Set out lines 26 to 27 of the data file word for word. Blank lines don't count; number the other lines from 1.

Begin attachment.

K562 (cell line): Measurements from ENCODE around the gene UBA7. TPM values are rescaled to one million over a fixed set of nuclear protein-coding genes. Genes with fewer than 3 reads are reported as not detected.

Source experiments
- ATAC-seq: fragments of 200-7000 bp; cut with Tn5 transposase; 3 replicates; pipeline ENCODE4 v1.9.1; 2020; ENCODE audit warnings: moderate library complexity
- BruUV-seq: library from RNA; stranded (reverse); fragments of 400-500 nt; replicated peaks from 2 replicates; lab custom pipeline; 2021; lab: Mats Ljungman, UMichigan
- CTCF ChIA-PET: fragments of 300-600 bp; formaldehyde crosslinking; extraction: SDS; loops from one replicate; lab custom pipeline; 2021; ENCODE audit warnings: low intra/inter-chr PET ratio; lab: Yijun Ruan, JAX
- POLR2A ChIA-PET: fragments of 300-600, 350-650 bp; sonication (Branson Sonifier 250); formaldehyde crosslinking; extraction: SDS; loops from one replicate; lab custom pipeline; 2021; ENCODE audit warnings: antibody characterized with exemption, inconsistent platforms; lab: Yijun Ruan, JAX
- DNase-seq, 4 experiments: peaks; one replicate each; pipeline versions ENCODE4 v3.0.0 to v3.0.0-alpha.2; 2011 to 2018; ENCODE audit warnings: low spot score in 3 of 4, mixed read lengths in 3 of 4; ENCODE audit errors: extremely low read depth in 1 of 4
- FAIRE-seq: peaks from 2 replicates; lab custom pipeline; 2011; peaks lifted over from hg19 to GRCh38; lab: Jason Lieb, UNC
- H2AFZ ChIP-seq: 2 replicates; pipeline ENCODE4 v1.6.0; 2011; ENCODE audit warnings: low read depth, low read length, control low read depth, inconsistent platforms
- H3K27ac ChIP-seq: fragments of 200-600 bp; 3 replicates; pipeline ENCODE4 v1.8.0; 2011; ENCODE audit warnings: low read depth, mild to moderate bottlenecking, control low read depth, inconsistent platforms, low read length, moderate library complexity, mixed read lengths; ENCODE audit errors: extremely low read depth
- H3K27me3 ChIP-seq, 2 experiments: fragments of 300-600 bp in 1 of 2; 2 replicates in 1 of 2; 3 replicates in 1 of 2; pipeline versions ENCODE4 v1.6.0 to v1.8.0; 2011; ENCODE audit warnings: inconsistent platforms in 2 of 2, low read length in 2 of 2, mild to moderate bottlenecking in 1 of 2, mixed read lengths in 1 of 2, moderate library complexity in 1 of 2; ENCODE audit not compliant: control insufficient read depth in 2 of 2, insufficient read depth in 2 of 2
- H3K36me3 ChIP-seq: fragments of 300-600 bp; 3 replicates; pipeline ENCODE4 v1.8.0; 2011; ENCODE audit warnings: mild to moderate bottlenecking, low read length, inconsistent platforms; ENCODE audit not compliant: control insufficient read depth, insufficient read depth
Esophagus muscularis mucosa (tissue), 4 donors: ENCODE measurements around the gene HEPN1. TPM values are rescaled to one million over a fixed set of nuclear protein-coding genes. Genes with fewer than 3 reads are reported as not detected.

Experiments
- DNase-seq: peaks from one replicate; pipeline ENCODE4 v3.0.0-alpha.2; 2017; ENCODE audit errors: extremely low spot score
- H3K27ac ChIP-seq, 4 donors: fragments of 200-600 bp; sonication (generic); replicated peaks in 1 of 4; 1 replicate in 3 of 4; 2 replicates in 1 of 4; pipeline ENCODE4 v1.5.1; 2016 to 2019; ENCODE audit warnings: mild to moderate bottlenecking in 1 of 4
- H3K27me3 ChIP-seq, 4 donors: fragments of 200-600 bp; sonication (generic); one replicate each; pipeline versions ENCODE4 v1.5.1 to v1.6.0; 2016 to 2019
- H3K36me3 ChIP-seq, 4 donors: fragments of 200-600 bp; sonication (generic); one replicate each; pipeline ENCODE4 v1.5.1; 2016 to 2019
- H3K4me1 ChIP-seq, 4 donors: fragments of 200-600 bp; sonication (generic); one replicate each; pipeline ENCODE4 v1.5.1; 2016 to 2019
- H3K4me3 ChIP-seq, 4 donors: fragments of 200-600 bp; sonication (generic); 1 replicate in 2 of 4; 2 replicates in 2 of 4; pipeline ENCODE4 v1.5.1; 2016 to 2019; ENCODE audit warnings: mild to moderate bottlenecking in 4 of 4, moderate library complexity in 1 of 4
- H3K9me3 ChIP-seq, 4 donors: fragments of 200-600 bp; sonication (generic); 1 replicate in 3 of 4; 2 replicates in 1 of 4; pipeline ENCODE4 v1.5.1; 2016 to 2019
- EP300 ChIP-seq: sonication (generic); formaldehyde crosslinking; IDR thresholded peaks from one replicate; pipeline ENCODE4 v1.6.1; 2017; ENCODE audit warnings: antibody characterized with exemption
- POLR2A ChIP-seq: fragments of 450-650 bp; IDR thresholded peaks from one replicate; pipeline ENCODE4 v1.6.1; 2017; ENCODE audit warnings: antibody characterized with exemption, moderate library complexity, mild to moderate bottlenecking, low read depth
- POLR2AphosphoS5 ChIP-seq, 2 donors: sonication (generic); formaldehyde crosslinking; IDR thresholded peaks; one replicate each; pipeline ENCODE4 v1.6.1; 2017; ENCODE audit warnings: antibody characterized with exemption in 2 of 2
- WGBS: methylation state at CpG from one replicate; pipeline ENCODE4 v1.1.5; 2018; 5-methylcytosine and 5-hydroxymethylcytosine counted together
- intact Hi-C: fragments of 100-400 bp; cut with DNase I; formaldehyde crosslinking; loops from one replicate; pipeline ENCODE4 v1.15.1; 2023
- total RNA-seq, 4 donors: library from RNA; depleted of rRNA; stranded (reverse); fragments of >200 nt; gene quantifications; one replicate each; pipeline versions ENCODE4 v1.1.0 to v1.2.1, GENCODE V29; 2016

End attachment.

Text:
- intact Hi-C: fragments of 100-400 bp; cut with DNase I; formaldehyde crosslinking; loops from one replicate; pipeline ENCODE4 v1.15.1; 2023
- total RNA-seq, 4 donors: library from RNA; depleted of rRNA; stranded (reverse); fragments of >200 nt; gene quantifications; one replicate each; pipeline versions ENCODE4 v1.1.0 to v1.2.1, GENCODE V29; 2016